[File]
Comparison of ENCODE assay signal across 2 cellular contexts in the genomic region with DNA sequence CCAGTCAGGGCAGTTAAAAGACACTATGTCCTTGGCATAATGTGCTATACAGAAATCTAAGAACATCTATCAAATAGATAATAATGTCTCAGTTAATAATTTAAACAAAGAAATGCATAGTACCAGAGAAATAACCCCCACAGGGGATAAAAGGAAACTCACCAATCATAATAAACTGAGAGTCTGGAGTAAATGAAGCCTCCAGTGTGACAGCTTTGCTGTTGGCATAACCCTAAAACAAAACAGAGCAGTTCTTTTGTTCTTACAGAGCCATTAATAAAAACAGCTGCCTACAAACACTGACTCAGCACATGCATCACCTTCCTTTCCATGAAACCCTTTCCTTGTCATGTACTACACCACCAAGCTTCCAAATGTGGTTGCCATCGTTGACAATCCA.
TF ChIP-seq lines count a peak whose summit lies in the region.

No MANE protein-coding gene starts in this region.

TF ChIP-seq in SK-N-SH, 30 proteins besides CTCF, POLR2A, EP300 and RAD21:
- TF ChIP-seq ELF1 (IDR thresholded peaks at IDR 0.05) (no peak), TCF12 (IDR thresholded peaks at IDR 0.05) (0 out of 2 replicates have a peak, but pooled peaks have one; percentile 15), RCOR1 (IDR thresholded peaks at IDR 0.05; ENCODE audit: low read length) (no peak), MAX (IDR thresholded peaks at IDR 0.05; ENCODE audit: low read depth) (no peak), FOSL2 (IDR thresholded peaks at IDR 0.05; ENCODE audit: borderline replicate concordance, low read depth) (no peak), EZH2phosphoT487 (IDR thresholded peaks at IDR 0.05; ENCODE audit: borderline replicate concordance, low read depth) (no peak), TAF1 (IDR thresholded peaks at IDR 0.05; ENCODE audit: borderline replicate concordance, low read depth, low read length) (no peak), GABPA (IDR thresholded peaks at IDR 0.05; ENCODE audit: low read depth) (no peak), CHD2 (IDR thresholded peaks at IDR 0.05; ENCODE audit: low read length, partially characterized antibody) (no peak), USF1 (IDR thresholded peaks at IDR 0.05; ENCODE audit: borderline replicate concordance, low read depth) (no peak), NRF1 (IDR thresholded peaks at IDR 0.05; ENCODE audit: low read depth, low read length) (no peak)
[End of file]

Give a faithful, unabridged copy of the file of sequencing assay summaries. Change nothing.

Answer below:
Comparison of ENCODE assay signal across 2 cellular contexts in the genomic region with DNA sequence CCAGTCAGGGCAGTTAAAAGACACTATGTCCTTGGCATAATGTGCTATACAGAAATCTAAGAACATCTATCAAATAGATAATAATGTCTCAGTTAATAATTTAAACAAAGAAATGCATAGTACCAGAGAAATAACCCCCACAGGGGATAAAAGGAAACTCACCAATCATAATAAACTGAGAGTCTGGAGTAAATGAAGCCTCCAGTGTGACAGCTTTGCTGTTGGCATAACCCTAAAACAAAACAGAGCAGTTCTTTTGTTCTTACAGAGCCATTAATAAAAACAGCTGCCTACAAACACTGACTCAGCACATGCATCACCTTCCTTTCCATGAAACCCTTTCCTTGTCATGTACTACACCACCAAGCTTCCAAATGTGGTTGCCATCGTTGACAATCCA.
TF ChIP-seq lines count a peak whose summit lies in the region.

No MANE protein-coding gene starts in this region.

TF ChIP-seq in SK-N-SH, 30 proteins besides CTCF, POLR2A, EP300 and RAD21:
- TF ChIP-seq ELF1 (IDR thresholded peaks at IDR 0.05) (no peak), TCF12 (IDR thresholded peaks at IDR 0.05) (0 out of 2 replicates have a peak, but pooled peaks have one; percentile 15), RCOR1 (IDR thresholded peaks at IDR 0.05; ENCODE audit: low read length) (no peak), MAX (IDR thresholded peaks at IDR 0.05; ENCODE audit: low read depth) (no peak), FOSL2 (IDR thresholded peaks at IDR 0.05; ENCODE audit: borderline replicate concordance, low read depth) (no peak), EZH2phosphoT487 (IDR thresholded peaks at IDR 0.05; ENCODE audit: borderline replicate concordance, low read depth) (no peak), TAF1 (IDR thresholded peaks at IDR 0.05; ENCODE audit: borderline replicate concordance, low read depth, low read length) (no peak), GABPA (IDR thresholded peaks at IDR 0.05; ENCODE audit: low read depth) (no peak), CHD2 (IDR thresholded peaks at IDR 0.05; ENCODE audit: low read length, partially characterized antibody) (no peak), USF1 (IDR thresholded peaks at IDR 0.05; ENCODE audit: borderline replicate concordance, low read depth) (no peak), NRF1 (IDR thresholded peaks at IDR 0.05; ENCODE audit: low read depth, low read length) (no peak)